News / Announcements

Blue-Green Algae Blooms

You are receiving this email from the NYS Department of Environmental Conservation (DEC) because blue-green algae blooms are a growing concern and you may receive questions from your community's residents or visitors regarding blue-green algae blooms.

The purpose of this message is to:
1. Make you aware that blue-green algae blooms are a growing concern
2. Ask you to direct community residents and visitors with questions or concerns about blue-green blooms to the information available on DEC's blue-green algae web pages
3. Provide you with information and links to resources if you would like to post something about blue-green algae blooms on your community's website (attached document)

Why is blue-green algae bloom awareness important?
Blue-green algae are a natural part of lakes and rivers, but under certain conditions algae can build-up and form visible blooms. These are called blue-green algae blooms and these blooms can produce toxins that are harmful to people and animals.

What information is available?
  • DEC has a series of web pages dedicated to blue-green algae blooms, including:
  • general information about algae, 
  • health related information and links to more health resources, 
  • impacts to lake environments, 
  • commonly requested information about blooms by individuals and communities, 
  • list and map of waterbodies with a bloom,
  • historical bloom information, and 
  • photo gallery of green and blue-green algae.

Waterbodies with blooms are posted on DEC's website
Waterbodies with blue-green algae blooms are listed on DEC's Blue-green algae notification webpage. The information is collected through DEC monitoring programs, volunteers and the public reports. The status of blooms at these lakes is updated weekly as additional sampling results and reports are provided to DEC.

Receive weekly updates on blue-green algae blooms
Sign up to the Division of Water's Making Waves email listserve to receive weekly updates on blue-green algae bloom notices in New York waterbodies. Making Waves also provides information about new and important water-related issues, events and news, which could affect your watershed.

Hunting Licenses

Hunting licenses are now available at the Town Hall. Tuesdays and Thursdays 10-4 pm, and Saturdays by appointment. Basic hunting tags are $22. Fishing $25. Bowhunting tags $15. Muzzleloading $15. Turkey permit $10. Trapping $20. Deer Management Permits $10.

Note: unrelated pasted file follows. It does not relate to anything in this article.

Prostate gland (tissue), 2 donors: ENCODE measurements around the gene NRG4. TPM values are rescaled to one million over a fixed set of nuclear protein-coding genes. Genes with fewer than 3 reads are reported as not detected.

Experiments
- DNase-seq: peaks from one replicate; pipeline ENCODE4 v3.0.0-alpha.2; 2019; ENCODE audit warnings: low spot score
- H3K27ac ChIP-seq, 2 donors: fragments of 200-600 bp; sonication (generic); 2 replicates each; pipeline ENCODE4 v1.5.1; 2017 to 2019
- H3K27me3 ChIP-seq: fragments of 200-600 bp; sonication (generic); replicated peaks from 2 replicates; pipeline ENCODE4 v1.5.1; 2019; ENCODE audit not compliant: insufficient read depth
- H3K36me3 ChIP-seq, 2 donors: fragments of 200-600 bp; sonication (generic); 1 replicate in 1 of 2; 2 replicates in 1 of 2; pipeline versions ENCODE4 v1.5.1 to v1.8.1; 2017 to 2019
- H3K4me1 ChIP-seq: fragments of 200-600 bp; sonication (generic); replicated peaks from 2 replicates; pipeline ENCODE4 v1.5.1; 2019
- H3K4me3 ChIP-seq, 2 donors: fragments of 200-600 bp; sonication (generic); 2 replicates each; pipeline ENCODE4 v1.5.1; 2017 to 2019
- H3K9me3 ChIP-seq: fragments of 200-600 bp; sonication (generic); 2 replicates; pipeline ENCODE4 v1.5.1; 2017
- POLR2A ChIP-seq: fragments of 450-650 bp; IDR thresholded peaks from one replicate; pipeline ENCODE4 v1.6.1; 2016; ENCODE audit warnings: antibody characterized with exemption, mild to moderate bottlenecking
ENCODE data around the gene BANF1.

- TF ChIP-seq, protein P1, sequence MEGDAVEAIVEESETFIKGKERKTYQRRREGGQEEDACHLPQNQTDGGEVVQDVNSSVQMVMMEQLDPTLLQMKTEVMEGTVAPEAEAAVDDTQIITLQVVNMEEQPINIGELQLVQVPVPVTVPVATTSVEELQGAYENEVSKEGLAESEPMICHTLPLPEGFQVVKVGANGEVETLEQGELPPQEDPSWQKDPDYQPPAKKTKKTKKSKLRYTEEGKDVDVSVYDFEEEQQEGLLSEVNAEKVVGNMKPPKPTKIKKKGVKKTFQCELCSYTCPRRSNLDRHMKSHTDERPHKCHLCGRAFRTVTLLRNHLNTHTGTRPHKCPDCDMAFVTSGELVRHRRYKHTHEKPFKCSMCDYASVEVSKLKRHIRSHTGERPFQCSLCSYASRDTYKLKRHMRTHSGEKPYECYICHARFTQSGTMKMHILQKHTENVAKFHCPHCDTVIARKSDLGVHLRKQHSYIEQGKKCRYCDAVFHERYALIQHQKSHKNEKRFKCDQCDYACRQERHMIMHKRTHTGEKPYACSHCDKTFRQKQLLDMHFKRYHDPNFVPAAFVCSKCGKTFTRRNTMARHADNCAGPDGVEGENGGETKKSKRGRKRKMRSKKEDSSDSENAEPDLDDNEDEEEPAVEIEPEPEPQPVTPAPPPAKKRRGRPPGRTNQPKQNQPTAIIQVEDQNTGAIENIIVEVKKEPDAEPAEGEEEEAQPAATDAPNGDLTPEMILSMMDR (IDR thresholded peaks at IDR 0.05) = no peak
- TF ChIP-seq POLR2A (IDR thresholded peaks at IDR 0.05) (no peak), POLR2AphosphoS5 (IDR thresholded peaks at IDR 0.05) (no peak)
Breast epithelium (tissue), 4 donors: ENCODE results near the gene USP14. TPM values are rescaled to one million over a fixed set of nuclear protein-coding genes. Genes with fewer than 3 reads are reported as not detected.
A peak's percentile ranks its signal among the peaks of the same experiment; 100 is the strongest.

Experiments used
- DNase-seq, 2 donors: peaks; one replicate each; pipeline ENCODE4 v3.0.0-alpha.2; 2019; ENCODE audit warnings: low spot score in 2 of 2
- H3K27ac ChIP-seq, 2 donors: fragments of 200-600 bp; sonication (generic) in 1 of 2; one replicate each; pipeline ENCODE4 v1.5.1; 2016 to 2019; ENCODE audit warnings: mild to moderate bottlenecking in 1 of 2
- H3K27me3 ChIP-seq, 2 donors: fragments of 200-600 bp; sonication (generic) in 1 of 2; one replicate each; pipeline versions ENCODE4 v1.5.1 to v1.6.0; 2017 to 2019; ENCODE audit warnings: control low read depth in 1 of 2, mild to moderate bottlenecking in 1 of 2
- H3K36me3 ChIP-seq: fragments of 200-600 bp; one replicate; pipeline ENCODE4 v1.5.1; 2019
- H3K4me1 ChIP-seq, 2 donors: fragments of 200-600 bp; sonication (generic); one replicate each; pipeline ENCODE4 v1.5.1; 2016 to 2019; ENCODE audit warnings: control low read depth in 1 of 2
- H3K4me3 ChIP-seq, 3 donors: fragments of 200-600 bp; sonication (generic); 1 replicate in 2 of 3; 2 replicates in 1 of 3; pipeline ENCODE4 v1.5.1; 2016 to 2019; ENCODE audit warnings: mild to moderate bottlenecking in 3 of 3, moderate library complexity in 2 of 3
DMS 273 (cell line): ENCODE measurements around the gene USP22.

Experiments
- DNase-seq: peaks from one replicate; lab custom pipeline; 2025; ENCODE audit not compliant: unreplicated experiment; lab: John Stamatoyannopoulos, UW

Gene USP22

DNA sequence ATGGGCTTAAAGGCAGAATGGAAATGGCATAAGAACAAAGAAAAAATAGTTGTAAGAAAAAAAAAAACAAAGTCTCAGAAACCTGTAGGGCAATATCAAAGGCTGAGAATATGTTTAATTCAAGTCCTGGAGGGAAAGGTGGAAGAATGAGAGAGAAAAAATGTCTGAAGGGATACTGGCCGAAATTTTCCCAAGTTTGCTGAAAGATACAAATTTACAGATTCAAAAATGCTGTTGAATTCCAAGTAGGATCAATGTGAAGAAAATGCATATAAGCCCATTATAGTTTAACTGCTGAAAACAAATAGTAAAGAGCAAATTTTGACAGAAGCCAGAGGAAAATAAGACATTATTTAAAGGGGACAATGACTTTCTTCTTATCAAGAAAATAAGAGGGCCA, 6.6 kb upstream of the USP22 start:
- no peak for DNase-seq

Dog Control Officer

The Town of Wayne is currently seeking applicants for the position of Dog Control Officer. This is an on-call, paid position. Annual stipend is $3000/year. Responsibilities include:
  • Enforcement of dog licensing
  • Seize and impound dogs running at large
  • Keep and complete records of dogs seized and disposition of dogs
  • Brings action against any person who has committed any violation of Town Dog Laws
  • Receive complaints of dogs and enforce Town Dog Laws
  • Submit a monthly written report prior to Town Board Meetings
Please contact Beth Mooney, Town Clerk for application and any additional questions.

Dog Census

The Town of Wayne is currently conducting a dog census of all dogs in town. Please be aware that our Dog Control Officer, Elizabeth Kenyon, will be going door to door to count dogs, and to be sure all are properly licensed and registered. Thanks for your cooperation!

Town of Wayne Receives a $22,500.00 Grant

The New York State Environmental Facilities Corporation (EFC) in conjunction with the New York State Department of Environmental Conservation (DEC), offers grants to municipalities to help pay for the initial planning of eligible Clean Water State Revolving Fund (CWSRF) water quality projects. The Town of Wayne applied for this grant (with the assistance of Larson Design Group) to evaluate the feasibility of a localized wastewater collection and treatment system in the Town. In 2008 a feasibility study for the Town of Wayne, specifically in the Sylvan Beach/Waneta Lake area, was completed. This report noted several issues with the existing on-lot septic systems which are causing contaminants in the groundwater and surface water. This grant will be used to evaluate a more effective solution to protect the local drainage area and surface waters. A new wastewater system will help clean up the community by reducing the nutrient loading into Waneta Lake and getting rid of that sewage smell. This is the first step in providing a sustainable future for the Town.   

APA Professional Award

The NY Chapter of the American Planning Association Town of Wayne Land Use Regulations draft.